“They went through a lot together and they embodied what community service is,” Weisbart said.

Saturday’s mood was candlelit with an elegant gold and black motif, a disc jockey, a merry dance, a grand bridal party in tuxedos and dresses, a three-tiered white fondant wedding cake decorated with flowing black roses and a abundant buffet. There were wedding favors, Mr. and Mrs. Adkins embossed napkins, the Garter Toss and a Bouquet Toss. They even had a professional photographer.

The bride wore a sheer dress covered in gold leaf and carried a bouquet made just for her. She had shiny gold barrettes in her hair and the groom wore a tuxedo and shiny black shoes, a buttonhole on his lapel.

Their son Quincy, 35, was a witness; her daughter Candace, 40, was a bridesmaid.

Their vows were pronounced on a nuptial altar adorned with roses. The ceremony was presided over by the Reverend Bishop James T. Wilkinson of Spring Harvest Ministries in Norwalk.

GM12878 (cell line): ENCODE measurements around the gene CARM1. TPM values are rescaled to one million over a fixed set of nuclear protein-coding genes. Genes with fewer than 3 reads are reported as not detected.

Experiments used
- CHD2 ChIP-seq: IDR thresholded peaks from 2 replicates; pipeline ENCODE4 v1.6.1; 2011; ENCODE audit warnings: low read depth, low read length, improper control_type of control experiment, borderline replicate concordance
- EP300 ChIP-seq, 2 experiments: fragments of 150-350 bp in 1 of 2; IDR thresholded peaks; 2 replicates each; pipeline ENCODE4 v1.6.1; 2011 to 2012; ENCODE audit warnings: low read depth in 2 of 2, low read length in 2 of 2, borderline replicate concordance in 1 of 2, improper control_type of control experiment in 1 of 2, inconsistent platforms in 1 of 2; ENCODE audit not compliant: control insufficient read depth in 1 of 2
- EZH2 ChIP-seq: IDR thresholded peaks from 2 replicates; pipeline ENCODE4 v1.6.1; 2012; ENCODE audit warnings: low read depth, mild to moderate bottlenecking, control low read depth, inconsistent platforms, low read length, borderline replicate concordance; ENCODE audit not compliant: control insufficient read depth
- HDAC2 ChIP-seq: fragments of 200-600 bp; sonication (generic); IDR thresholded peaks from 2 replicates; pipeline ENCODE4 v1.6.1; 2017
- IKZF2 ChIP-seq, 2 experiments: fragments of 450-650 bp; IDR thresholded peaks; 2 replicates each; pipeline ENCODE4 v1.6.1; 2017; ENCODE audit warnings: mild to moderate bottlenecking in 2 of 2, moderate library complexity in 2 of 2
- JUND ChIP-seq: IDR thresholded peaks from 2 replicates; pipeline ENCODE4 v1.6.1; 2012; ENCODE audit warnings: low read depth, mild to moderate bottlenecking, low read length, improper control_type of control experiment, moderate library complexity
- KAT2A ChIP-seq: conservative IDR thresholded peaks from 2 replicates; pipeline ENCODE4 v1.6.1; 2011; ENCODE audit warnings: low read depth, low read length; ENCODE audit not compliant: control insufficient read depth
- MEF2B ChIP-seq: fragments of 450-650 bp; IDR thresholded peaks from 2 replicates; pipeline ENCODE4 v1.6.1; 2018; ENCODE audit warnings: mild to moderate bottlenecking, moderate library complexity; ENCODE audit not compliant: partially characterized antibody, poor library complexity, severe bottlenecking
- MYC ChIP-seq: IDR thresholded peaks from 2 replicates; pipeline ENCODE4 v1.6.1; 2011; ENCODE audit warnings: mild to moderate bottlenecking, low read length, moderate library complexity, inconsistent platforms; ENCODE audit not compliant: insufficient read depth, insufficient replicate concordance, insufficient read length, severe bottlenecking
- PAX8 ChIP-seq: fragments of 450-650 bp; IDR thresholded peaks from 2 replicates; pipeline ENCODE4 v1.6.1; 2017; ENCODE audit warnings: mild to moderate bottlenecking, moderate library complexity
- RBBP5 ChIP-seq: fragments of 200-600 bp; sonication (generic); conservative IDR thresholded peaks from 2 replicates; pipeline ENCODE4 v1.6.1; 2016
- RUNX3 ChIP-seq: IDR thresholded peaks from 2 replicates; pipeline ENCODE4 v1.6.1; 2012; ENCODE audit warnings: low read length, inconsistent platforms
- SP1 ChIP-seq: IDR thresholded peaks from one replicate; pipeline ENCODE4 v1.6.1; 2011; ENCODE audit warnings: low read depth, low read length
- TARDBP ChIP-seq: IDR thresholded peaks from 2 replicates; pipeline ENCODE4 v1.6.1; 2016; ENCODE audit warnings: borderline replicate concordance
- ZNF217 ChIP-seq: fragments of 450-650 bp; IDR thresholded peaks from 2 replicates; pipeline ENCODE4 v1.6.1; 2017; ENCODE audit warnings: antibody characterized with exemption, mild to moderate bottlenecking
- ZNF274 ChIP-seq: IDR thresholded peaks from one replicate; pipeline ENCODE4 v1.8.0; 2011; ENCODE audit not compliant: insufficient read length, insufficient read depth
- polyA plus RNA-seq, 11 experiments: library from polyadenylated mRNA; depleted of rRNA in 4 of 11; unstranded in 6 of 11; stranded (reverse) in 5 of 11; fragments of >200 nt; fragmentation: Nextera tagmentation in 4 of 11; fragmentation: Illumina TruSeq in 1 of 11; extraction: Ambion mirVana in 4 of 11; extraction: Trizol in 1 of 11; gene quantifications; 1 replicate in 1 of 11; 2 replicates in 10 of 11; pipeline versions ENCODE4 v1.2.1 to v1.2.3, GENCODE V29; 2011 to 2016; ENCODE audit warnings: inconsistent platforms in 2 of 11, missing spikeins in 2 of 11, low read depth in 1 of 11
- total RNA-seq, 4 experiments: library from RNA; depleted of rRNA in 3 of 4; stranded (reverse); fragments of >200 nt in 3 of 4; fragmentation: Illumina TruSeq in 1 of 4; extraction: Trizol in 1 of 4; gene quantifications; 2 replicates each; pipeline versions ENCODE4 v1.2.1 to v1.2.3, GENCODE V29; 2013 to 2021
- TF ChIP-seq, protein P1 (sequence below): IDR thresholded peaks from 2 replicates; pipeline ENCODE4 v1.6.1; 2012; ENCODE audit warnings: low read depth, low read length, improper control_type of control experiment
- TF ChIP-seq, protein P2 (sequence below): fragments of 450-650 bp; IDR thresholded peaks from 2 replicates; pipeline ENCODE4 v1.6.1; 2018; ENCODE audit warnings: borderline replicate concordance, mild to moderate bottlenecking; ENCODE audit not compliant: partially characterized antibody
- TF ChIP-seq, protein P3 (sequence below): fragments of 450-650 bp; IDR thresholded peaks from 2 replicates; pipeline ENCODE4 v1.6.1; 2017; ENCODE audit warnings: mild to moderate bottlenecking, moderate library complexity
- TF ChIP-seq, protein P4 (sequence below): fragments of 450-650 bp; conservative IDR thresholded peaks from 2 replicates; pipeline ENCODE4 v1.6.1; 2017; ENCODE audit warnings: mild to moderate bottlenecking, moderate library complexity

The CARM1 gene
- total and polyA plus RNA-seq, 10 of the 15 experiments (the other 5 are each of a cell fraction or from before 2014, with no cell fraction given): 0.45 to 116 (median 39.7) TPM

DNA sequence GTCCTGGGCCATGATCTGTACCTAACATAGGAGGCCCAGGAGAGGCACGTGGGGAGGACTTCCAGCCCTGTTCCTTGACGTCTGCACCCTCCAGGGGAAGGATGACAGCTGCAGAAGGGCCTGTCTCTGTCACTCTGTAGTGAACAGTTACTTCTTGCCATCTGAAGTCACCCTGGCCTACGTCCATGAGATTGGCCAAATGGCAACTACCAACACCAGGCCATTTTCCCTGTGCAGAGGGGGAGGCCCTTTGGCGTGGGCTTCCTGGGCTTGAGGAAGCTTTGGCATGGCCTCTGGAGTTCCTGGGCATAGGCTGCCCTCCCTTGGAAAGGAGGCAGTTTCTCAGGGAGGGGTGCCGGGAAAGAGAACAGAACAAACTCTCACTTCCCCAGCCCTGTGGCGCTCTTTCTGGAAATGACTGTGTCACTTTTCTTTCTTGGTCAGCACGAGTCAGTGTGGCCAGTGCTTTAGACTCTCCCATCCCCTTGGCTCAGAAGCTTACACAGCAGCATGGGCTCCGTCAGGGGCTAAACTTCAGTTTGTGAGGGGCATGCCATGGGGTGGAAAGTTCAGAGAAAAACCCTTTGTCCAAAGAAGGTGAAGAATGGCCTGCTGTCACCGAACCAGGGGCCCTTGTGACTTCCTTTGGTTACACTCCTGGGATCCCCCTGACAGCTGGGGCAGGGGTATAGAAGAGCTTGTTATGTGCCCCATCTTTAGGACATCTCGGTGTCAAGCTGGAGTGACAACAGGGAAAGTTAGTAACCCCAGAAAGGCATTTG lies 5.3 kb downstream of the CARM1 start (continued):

“So many people are apart, it’s good to see a couple wanting to start over,” Wilkinson said.

In personally written vows, John Adkins told his “new” wife that: “Without you I am nothing, you have made me what I am today.”

“I love you and will always cherish you no matter what…I hope to be with you for another 41 years,” he said.

Brenda kept it real, with a hint of their old lifestyle woven into..

“I’m so proud to say that we made it,” said Brenda. “You took care of us even when you were pushing. Even when the police were chasing us…”

The Adkins said they never forgot their past and often used it to connect with the neediest and most troubled in town.

They met in a nightclub